The needle and the damage done

2 min read

When the folks at Sony-BMG decided to put a new software program on their CDs to protect them against copyright infringement, they must have been absolutely clueless.

‘Lately I've found myself losing my mind.’ – Neil Young.

When the folks at Sony-BMG decided to put a new software program on their CDs to protect them against copyright infringement, they must have been absolutely clueless as to what the repercussions of their hairball actions might have been.

Because the XCP protection program they decided to use has generated outrage in the PC community. And that’s because it actually acts like a virus itself - burying itself inside computers and then leaving them open to attack by other viruses!

Microsoft liked the XCP software so much that Jason Garms, of the firms’ Anti-Malware Technology Team, said that he was going to ensure that the Windows AntiSpyware Beta, which is currently used by millions of users to get rid of PC nasties, would be equipped to remove the Sony protection program from any ‘infected PCs’ in the near future, citing the fact that it compromised the security, the reliability and the performance of Windows.

So how have the auspicious lads at Sony-BMG responded? Well, the company’s now decided to stop manufacturing CDs with the horrid software on it. But some folks still aren’t happy. They say that this is only a small step in the right direction, since reports indicate that over 2.1 million infected disks have been sold already and 2.6 million remain unsold in the stream of commerce.

"Sony-BMG should treat its customers with respect and fairness; instead it acted little better than the thugs who unleash stealth computer viruses on the public," said the Electronic Frontier Foundation (EFF) Staff Attorney Corynne McSherry.

A little unfair perhaps. Because after all, the company did swiftly provide a patch to the general public that guards against the type of virus now said to exist that can attack computers with the XCP program on. The patch fixes the possible ‘problem’, and still allows CDs to be played on personal computers. And Sony did also say that it deeply regretted any possible inconvenience that it might have caused.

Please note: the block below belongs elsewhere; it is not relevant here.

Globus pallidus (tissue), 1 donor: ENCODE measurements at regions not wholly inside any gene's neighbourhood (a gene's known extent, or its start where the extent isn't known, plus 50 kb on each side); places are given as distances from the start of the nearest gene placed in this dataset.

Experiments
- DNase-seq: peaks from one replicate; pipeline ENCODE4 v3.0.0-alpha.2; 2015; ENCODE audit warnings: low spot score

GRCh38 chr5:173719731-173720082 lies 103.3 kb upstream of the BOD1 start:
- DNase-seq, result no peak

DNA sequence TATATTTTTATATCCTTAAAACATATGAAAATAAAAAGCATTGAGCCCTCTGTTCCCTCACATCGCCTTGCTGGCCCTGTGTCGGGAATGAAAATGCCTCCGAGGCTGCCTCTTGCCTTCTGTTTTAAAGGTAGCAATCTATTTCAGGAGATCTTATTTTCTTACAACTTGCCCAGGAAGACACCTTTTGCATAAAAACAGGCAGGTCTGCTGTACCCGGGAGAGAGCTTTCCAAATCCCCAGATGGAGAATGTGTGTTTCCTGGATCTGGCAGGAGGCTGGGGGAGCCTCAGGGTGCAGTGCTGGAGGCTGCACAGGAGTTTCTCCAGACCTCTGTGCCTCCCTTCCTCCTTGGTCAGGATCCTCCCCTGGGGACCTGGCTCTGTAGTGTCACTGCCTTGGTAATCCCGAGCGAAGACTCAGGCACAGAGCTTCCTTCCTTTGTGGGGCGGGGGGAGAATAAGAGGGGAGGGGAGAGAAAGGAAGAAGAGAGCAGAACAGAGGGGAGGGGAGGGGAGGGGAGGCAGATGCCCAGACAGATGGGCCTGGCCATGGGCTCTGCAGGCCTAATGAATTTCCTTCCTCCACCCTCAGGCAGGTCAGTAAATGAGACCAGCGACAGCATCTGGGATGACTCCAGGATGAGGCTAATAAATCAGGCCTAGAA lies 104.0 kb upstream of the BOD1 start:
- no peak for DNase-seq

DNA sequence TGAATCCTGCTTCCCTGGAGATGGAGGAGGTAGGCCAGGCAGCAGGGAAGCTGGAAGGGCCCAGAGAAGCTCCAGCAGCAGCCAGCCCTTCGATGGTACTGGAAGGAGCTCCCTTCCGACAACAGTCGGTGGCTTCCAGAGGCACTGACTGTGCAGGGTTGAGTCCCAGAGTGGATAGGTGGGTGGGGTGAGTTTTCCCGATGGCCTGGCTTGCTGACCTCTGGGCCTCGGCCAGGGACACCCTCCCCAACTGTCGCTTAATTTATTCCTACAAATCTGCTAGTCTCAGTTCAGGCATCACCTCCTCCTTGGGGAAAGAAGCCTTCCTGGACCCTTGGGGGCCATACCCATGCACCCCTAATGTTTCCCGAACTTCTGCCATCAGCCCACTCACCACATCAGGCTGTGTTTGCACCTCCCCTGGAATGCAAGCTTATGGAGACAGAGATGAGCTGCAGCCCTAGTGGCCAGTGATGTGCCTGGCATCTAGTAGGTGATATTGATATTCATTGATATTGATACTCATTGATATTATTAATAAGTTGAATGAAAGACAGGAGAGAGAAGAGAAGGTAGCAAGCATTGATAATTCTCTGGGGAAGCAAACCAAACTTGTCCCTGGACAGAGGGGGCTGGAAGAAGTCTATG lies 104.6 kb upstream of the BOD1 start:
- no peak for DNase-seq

But that’s not enough for McSherry. "Halting production is not enough. Sony needs to take steps to fix that damage it has already caused and ensure that nothing like this happens again in the future."

The folks at the EFF believe that Sony-BMG should pay all consumer costs associated with the damage caused by the technology. Additionally, they believe that it should also compensate people for the time, effort, and expense required to verify that their computer was, or was not, infected with the XCP software.

For the ultimate in protection: Susie Suh's album is just one of many that uses the XCP software. 

Seems a bit extreme to me. After all, poor old Sony was only trying to use some new technology to protect its intellectual property rights and those of its artists. And it should have every right to do so. There’s far too much of this illegal downloading and pirating going on that could potentially ruin its rather lucrative music business.

But next time, if there is a next time, perhaps it should just involve some folks with some intelligence in the decision making process, rather than the Likely Lads involved this time around.

The Sony patch can be downloaded at

Dave Wilson

One final note: Q. I have heard that the protection software is really malware/spyware. Could this be true? A. Of course not. The protection software simply acts to prevent unlimited copying and ripping from discs featuring this protection solution. It is otherwise inactive. The software does not collect any personal information nor is it designed to be intrusive to your computer system. - From the Sony-BMG web site.